Very early in his career teaching in New York, Glenn Bunger witnessed a student getting called "faggot" in between classes, but he hesitated to respond. As a gay teacher who hadn’t come out to his students or staff, he felt hamstrung.
"I worried: If I get involved, what will others think? Will they associate this with me? Is my reaction right now really about me? Or about the student? I was always processing these questions and insecurities that prevented me from speaking out."
Bunger remained silent that day but later brought up the issue to his supervisor. It was clear from the conversation that the supervisor felt students like this didn’t need any sympathy but, rather, just some "toughening up," Bunger said.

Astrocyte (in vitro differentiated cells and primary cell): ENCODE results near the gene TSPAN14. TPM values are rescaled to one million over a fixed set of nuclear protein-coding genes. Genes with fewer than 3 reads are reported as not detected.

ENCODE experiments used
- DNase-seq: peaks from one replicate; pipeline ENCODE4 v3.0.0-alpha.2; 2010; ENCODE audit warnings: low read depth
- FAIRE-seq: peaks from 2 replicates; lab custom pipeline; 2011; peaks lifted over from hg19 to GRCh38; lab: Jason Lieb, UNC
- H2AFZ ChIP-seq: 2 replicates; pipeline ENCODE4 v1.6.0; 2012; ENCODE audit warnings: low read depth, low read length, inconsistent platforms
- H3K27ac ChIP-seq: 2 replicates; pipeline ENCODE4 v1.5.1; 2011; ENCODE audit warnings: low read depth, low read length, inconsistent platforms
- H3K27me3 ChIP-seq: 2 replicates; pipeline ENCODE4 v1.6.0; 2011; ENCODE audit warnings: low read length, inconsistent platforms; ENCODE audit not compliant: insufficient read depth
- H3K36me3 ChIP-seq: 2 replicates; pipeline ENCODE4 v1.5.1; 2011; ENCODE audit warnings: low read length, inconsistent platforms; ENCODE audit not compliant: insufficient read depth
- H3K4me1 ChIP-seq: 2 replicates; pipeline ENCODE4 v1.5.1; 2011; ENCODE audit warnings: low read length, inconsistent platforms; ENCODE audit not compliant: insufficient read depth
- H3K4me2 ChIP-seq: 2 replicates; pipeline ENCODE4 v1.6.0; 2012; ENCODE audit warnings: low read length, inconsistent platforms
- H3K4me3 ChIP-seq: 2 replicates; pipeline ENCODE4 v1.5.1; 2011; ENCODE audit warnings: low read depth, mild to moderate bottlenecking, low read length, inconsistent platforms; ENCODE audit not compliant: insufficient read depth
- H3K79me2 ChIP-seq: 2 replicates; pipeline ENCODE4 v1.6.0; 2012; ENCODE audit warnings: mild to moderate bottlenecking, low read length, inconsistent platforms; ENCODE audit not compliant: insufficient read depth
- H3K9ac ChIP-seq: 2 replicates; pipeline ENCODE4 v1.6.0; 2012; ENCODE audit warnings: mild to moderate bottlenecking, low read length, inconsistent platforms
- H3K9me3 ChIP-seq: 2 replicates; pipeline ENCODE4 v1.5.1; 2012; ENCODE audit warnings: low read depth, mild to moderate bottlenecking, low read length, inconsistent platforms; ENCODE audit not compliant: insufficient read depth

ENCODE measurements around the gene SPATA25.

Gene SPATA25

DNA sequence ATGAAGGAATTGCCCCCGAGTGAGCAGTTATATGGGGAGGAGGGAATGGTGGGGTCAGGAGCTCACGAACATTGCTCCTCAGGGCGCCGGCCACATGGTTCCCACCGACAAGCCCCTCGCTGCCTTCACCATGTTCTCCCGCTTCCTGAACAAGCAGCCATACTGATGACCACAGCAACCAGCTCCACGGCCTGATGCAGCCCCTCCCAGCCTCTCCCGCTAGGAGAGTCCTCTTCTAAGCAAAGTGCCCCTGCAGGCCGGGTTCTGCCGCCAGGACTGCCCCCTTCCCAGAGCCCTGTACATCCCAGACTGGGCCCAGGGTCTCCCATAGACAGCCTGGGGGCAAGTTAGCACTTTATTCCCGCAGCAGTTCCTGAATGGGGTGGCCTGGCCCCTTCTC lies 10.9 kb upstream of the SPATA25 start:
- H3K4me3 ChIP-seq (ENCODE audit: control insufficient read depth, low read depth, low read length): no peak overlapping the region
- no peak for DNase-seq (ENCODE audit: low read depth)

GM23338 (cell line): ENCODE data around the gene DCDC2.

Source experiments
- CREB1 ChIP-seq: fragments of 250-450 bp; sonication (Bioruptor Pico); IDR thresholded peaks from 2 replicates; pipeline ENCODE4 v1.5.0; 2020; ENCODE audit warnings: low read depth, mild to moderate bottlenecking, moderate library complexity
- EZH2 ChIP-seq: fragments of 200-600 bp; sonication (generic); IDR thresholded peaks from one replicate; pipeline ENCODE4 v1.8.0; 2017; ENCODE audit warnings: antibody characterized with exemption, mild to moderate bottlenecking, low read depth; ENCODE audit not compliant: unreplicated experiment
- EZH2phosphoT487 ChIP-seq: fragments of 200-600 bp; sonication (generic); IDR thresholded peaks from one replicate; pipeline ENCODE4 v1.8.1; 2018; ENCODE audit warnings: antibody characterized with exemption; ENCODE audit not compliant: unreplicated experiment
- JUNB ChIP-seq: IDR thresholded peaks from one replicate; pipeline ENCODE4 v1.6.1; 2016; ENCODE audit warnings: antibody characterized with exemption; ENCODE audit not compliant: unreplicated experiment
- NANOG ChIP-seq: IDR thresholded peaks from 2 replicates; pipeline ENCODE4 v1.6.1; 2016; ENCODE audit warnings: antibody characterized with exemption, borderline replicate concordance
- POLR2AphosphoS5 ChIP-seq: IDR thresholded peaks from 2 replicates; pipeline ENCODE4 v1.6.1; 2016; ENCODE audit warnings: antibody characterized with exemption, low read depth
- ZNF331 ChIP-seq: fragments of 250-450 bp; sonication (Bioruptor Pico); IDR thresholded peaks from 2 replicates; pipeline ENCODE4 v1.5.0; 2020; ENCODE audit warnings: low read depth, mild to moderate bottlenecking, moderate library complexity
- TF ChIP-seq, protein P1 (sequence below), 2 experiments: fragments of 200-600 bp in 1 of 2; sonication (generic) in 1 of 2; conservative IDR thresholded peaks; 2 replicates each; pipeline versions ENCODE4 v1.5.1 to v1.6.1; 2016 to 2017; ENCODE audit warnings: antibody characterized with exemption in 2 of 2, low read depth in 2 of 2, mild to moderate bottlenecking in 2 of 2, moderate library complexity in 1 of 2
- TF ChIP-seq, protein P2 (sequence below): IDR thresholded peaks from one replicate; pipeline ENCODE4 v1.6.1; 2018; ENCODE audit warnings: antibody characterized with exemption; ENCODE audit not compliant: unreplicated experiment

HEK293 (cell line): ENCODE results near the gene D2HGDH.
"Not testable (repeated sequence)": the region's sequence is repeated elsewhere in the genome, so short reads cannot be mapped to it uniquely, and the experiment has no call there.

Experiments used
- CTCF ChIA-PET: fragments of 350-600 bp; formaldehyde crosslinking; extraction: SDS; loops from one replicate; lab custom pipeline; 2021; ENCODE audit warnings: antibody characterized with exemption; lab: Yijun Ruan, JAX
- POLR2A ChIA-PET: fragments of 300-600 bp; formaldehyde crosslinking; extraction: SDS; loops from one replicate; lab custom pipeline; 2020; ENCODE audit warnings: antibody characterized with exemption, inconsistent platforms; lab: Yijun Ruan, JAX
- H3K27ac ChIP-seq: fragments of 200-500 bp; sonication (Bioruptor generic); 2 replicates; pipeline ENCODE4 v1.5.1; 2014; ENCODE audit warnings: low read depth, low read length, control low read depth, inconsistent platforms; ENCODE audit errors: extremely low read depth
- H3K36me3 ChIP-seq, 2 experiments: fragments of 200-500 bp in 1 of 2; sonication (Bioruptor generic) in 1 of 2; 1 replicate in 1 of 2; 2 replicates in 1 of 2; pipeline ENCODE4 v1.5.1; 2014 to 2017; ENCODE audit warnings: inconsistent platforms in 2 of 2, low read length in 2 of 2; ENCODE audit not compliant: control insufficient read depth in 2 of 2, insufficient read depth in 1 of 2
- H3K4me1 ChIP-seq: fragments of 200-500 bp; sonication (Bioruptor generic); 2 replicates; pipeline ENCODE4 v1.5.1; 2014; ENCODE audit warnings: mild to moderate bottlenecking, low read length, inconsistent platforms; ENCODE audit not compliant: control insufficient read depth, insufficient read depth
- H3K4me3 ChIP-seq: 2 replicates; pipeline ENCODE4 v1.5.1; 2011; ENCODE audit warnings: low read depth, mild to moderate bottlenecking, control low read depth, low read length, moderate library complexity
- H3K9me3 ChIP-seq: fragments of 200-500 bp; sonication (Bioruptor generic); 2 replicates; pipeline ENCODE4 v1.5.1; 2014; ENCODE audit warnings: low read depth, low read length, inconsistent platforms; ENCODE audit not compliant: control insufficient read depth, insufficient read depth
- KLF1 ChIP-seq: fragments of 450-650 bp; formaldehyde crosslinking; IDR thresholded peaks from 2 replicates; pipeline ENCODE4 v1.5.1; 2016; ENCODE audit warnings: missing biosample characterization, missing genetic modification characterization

Bunger never came out to the school's leadership or any of his students during his first two years teaching. Many other LGBT teachers in the United States have long struggled with this same decision of whether to make their sexual orientations public—and the "extra layer" of worries that comes with it. The country's long history of discrimination towards LGBT teachers could help explain why so many of these educators are afraid to come out. In 1978, the state of California proposed a law—a ballot measure widely known as the Briggs Initiative—which would've prohibited openly gay and lesbian teachers from working in the state’s public schools. Years before that, a group of Florida legislators known as the "John's Committee" prompted the firing of more than 100 LGBT teachers between 1957 and 1963. Though the committee officially folded in 1965, the Florida Department of Education continued to regularly purge LGBT teachers through the 1970s.